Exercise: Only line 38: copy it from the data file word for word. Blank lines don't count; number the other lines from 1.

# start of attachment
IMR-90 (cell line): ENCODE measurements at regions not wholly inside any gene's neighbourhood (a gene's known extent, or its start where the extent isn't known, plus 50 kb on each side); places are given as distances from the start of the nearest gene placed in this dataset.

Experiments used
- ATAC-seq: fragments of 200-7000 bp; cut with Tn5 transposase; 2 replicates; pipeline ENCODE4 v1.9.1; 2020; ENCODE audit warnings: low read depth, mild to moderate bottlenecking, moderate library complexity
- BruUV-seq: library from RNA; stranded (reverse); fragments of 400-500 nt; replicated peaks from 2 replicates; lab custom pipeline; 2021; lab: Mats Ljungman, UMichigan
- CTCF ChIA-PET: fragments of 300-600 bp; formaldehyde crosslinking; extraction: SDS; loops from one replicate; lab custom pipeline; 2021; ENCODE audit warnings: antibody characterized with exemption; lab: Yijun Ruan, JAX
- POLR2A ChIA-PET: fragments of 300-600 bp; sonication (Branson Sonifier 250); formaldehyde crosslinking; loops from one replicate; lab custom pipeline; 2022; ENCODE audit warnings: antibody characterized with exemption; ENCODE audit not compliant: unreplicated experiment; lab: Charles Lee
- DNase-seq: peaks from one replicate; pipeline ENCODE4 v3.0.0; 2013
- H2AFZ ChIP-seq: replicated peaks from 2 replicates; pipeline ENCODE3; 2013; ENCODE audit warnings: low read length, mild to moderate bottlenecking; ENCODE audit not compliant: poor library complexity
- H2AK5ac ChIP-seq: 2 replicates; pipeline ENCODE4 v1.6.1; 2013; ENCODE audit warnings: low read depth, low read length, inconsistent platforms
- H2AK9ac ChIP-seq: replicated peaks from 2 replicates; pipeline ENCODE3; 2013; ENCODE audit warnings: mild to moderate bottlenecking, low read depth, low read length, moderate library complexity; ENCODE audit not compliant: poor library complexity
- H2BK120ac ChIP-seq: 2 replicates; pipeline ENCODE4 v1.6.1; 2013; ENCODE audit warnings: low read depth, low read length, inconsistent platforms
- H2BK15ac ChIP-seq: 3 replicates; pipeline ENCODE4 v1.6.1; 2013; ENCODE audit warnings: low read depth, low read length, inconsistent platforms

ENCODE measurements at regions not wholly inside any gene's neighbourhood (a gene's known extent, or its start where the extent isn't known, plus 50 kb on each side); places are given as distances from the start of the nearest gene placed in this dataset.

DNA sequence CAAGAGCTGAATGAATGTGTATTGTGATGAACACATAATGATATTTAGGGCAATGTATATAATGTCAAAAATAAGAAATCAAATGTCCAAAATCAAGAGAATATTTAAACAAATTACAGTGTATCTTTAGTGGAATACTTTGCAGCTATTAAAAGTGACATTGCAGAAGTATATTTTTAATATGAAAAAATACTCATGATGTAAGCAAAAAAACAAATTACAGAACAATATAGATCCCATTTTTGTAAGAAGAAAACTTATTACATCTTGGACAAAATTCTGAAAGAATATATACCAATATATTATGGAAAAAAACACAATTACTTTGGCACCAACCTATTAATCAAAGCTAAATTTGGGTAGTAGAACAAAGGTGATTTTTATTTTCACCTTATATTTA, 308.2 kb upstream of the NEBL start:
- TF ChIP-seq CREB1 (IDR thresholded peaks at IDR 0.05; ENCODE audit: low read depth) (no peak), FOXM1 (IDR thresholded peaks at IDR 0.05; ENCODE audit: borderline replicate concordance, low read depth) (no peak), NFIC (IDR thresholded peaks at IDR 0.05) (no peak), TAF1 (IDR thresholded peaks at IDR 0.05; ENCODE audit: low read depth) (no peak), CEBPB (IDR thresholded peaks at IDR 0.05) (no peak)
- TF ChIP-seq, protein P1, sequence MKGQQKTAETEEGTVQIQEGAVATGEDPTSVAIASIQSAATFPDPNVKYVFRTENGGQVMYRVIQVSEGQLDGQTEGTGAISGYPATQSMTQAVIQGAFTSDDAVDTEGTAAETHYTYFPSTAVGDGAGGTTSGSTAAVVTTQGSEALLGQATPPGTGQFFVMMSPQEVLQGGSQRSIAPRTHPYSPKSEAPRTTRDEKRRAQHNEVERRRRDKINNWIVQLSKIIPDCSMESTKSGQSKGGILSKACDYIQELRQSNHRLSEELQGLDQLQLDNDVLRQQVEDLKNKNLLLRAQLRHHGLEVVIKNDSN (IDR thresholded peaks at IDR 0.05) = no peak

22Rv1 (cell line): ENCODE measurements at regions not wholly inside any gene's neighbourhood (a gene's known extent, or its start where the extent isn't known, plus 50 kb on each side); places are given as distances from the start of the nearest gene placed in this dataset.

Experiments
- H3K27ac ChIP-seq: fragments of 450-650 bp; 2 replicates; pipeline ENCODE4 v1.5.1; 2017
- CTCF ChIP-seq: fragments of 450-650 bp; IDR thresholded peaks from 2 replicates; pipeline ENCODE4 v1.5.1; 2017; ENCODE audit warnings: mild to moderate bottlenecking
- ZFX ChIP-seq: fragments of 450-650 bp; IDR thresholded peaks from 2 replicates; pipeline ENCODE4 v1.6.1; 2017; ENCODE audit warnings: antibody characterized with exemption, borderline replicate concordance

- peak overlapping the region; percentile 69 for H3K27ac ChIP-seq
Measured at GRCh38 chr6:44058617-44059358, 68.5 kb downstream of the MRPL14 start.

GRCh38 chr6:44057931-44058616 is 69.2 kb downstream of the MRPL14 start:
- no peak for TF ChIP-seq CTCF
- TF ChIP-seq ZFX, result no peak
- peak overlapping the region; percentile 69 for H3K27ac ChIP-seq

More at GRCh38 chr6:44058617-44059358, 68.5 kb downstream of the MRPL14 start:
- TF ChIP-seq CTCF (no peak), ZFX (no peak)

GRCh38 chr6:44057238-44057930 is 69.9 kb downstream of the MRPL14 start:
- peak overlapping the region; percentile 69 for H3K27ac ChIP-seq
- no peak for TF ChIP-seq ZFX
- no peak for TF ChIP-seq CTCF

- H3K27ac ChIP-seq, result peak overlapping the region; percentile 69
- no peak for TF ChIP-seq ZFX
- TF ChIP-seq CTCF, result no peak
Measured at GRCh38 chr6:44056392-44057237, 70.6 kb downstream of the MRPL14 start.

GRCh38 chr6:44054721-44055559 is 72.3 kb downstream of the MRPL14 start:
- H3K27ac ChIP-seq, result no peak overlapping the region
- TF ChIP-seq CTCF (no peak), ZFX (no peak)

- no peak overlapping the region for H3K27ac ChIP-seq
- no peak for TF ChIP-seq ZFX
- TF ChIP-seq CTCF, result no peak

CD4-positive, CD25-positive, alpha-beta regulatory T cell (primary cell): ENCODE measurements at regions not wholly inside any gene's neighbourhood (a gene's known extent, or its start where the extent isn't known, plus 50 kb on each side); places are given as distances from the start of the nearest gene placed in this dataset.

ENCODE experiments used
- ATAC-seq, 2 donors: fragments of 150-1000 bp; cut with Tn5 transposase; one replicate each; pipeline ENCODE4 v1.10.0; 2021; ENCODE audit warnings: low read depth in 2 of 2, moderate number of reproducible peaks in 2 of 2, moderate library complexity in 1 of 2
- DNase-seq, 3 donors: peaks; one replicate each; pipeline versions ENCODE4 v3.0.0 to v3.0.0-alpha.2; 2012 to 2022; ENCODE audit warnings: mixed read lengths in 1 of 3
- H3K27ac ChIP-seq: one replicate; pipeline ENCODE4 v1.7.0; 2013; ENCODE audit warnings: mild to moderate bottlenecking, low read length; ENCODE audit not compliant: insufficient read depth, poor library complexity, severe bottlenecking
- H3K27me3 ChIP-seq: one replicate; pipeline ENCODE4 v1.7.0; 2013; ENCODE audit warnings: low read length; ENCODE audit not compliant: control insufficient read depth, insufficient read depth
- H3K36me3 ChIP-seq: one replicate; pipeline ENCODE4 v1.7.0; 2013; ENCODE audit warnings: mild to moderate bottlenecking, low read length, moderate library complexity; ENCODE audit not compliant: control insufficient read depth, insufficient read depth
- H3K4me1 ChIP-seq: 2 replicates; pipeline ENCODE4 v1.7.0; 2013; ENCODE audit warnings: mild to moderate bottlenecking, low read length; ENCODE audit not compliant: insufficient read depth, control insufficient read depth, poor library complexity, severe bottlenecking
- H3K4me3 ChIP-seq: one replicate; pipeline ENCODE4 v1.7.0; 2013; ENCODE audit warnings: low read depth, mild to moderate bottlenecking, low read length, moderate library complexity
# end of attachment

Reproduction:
GRCh38 chr6:44054721-44055559 is 72.3 kb downstream of the MRPL14 start: